Moore showed her research to Snohomish County investigators, who put a tail on the man, now living near Seattle, and collected DNA from a cup he discarded. A crime lab confirmed the match. “This was a straightforward case where the family trees intersected in a very clear way,” Moore told WIRED last year. “It’s not always going to be that way.”

Talbott and his three sisters were raised by their parents Pat and Bill in a small house on a wooded lot. Twenty-four years old at the time of the killings, he worked most of his adult life as a delivery truck driver in and around Seattle, according to court documents. Though he never married or had children, Talbott became an honorary member of the families of friends he met through work—joining them for holidays, camping trips, or motorcycle rides, and trekking to local fairs and rodeos around the Pacific Northwest. Many of these friends and coworkers wrote letters to the court refusing to believe that anyone as kind and gentle as the man they know as “Bill,” a man with no criminal history, who never owned any guns or smoked cigarettes, could have done something so terrible.

Proving that beyond a measurable doubt now falls to the state’s prosecutors — and around the country legal scholars, family history buffs, and police departments will be closely following their efforts. Of course, the question of whether or not law enforcement’s use of genetic genealogy will ultimately be upheld as constitutional won’t be solved in a month. Legal challenges could go on for years, possibly even all the way up to the Supreme Court.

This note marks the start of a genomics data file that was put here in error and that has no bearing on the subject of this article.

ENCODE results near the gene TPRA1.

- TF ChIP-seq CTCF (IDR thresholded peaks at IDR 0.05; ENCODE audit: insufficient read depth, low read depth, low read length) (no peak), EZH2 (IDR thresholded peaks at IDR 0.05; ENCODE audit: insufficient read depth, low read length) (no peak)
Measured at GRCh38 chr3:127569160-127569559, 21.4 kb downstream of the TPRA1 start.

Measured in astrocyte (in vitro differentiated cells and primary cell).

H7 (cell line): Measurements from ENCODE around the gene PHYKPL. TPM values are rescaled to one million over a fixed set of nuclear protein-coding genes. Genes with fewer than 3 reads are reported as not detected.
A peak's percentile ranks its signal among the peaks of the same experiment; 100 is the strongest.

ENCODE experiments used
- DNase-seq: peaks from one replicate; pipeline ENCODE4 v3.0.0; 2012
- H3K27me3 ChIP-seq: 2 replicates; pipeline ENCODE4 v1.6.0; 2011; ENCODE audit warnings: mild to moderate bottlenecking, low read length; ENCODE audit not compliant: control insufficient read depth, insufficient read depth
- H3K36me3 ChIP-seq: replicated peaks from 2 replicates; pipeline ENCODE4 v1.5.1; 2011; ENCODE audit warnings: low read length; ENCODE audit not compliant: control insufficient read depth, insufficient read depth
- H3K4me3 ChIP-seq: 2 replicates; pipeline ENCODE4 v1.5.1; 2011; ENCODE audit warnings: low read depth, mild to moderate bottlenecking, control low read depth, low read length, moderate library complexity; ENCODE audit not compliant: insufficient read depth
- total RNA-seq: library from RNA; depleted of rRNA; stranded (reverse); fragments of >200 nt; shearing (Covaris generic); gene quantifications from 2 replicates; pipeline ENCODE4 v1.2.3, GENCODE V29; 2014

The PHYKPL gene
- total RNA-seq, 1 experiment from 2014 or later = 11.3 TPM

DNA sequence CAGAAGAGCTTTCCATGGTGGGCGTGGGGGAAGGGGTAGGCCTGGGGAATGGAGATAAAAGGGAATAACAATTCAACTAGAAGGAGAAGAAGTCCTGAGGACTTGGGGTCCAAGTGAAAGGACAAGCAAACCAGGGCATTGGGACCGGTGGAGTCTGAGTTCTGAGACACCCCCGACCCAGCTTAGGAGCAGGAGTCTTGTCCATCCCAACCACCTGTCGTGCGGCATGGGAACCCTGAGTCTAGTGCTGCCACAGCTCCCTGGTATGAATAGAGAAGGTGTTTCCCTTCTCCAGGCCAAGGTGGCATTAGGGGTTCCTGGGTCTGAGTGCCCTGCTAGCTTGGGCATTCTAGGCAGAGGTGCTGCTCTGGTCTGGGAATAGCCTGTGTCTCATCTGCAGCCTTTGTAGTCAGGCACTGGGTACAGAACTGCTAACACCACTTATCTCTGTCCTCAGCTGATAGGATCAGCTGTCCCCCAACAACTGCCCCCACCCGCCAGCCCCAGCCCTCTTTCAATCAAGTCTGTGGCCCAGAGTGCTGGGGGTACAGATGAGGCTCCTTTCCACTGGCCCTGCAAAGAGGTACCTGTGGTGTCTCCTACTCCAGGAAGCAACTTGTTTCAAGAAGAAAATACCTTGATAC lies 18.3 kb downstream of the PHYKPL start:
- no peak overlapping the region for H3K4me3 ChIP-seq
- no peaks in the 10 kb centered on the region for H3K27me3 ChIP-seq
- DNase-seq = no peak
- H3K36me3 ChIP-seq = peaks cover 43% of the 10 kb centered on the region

Beyond potential legal hurdles, the emerging technique is facing some new practical challenges. Last month, Rogers and Olson let Utah investigators use GEDmatch to find a suspect in an active assault case, despite it being a violation of the site’s terms. This time, users were upset. What does informed consent mean, if exceptions can be made at any time without their knowledge, they wondered.

To quell the outcry, the GEDmatch founders changed the terms yet again, to bring the definition of violent crimes in line with what the FBI and other law enforcement agencies use, and opting out everyone by default. Overnight, that change took the number of potential matches police could access through the database from more than 1 million down to zero.

Those numbers are starting to creep back up. As of last week, Rogers says they have just passed the 50,000 mark. Other databases, like the one at FamilyTreeDNA, remain open to police. But Moore’s team at Parabon can’t yet work with that database, because of technical differences between genetic file types, according to FamilyTreeDNA. Which means that if Moore were to search GEDmatch today with the DNA from the Snohomish County Crime scene, she’d face more than 20-fold steeper odds of ever finding two relatives she could trace to Talbott. With his arrest, she proved genetic genealogy wasn’t just a one-off way to connect decades-old DNA to a name and a face.

Now it’s up to the courts to decide if that’s enough to put someone away for life.